Flood thief walks free
AN Ipswich man who stole donations intended for flood victims appeared before a magistrate yesterday – and walked out with an $800 fine.
As the floodwaters receded last month, 21-year-old Martin Christopher Dingle found a job collecting goods from St Vincent de Paul donation bins through a labour hire company.
On January 14, just two days after the flood peak, police conducting anti-looting patrols spotted Dingle driving into an evacuated unit complex in Mill Street, Goodna.
The street had been abandoned because of flooding and was in darkness due to power cuts.
Dingle became abusive when officers discovered police tape, which had been used to cordon off flooded streets, stashed in his car.
In the boot, Dingle had a stolen stereo and DVD player.
He falsely claimed his boss had given him permission to take them from the charity.
Ipswich Magistrates Court heard Dingle became agitated, throwing his arms around and walking away from police, despite being told to calm down.
He then kicked the ground and some bushes and yelled at police before being physically restrained and arrested.
Dingle pleaded guilty to obstructing police and stealing as a clerk and servant.
He was fined $800.
Ipswich Mayor Paul Pisasale said the case broke his heart.
“My advice to him is to get out there and get out on the streets and help the community,” Cr Pisasale said.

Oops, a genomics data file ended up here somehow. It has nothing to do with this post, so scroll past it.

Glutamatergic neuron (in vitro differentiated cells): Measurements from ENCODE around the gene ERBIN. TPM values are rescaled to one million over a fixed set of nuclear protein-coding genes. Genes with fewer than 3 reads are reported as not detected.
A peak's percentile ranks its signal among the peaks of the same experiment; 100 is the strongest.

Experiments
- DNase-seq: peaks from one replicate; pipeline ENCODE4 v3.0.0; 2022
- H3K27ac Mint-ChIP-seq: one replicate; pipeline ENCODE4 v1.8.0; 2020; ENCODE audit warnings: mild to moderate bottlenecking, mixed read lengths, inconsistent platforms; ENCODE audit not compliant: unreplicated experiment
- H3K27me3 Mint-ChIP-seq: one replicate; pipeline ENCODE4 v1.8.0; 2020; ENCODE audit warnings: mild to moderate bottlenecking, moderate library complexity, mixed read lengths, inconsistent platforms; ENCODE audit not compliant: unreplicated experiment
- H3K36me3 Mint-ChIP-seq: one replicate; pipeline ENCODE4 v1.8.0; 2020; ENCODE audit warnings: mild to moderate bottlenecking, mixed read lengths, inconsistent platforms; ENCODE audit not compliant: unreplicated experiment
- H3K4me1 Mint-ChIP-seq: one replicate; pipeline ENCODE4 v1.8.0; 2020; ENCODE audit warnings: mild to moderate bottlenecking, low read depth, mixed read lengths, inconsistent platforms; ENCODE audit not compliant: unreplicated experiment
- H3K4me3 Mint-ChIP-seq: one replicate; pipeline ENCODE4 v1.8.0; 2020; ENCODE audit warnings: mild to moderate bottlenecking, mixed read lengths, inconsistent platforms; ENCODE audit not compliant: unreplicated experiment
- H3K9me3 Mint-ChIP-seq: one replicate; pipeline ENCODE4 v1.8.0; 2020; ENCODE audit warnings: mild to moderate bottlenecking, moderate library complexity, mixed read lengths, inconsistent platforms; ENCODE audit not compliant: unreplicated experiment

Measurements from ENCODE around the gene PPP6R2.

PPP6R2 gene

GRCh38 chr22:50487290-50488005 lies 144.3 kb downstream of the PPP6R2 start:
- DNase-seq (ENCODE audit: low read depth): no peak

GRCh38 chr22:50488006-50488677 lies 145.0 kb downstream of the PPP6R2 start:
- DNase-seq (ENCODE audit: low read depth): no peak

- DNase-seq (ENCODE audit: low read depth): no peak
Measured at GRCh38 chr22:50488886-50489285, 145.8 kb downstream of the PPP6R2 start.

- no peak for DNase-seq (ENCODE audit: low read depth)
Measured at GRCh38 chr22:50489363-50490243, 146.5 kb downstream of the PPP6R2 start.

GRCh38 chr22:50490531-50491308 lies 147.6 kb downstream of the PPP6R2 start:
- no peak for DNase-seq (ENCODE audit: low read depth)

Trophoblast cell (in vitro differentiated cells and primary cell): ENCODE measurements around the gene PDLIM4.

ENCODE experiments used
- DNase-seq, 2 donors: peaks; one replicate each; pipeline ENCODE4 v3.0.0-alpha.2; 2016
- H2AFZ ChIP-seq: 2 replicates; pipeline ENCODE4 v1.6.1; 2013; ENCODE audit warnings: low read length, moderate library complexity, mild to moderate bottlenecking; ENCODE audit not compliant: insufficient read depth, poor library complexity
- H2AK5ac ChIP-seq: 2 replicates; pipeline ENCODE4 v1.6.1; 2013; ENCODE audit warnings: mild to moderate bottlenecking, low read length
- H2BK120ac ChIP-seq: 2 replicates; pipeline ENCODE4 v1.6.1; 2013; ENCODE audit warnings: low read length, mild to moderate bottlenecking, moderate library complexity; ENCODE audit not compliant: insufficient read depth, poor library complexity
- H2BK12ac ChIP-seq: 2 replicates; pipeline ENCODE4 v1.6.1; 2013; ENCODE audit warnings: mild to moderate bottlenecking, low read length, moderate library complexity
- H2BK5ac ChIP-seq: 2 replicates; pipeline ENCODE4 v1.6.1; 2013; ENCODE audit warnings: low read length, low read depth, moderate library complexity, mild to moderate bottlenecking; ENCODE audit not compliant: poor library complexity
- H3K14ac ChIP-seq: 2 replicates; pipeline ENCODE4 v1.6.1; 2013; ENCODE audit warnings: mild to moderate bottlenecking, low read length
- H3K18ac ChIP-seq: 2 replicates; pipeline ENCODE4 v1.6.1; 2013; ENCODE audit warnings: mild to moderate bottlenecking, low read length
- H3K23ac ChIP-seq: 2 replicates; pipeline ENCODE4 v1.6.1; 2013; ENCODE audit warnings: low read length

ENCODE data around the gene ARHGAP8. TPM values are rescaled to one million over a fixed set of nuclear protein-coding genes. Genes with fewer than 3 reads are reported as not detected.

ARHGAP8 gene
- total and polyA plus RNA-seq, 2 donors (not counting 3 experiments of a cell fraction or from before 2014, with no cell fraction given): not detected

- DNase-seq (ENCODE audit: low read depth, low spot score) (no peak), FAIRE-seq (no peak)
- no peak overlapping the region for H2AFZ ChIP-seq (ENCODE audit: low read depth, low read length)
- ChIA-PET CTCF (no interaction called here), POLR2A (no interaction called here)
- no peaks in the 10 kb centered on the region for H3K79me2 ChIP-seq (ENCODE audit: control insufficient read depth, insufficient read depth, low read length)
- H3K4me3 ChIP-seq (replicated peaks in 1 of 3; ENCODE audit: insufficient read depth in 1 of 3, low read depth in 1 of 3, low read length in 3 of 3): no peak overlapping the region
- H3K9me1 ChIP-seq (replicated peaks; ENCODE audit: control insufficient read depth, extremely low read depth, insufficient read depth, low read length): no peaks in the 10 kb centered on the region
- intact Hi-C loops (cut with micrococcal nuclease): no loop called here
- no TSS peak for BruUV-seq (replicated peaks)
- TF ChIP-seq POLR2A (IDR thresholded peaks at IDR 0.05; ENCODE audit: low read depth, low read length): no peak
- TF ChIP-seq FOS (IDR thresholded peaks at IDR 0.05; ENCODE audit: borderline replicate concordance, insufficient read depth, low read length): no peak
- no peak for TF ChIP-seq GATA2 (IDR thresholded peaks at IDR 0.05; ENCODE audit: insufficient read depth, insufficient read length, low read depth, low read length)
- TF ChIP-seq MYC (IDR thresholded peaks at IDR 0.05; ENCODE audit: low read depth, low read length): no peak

Cr Pisasale said Dingle should not have been fined, but instead ordered to volunteer for St Vincent de Paul for 12 months.
“To go and help people or cleaning up in a work program to make sure he sees the effect he has on people – maybe that will help him to see the error of his ways,” he said.
When asked in court if he had any explanation for his acts, Dingle, who represented himself, said “not really, no”.
After losing his job with St Vincent de Paul, Dingle said he now had a paid contract helping the clean-up effort in St Lucia, Brisbane.
Magistrate Donna MacCallum told Dingle police had better things to do in the aftermath of the floods than deal with him.
“These are matters that people feel quite strongly about, particularly at the time this was occurring,” Ms MacCallum said.
“The fact it takes police away from emergency and relief work is a serious matter,” she added.